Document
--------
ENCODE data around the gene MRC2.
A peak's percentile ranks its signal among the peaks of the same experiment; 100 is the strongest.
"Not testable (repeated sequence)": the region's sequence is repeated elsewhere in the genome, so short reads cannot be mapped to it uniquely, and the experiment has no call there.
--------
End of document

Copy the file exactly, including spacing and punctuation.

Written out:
ENCODE data around the gene MRC2.
A peak's percentile ranks its signal among the peaks of the same experiment; 100 is the strongest.
"Not testable (repeated sequence)": the region's sequence is repeated elsewhere in the genome, so short reads cannot be mapped to it uniquely, and the experiment has no call there.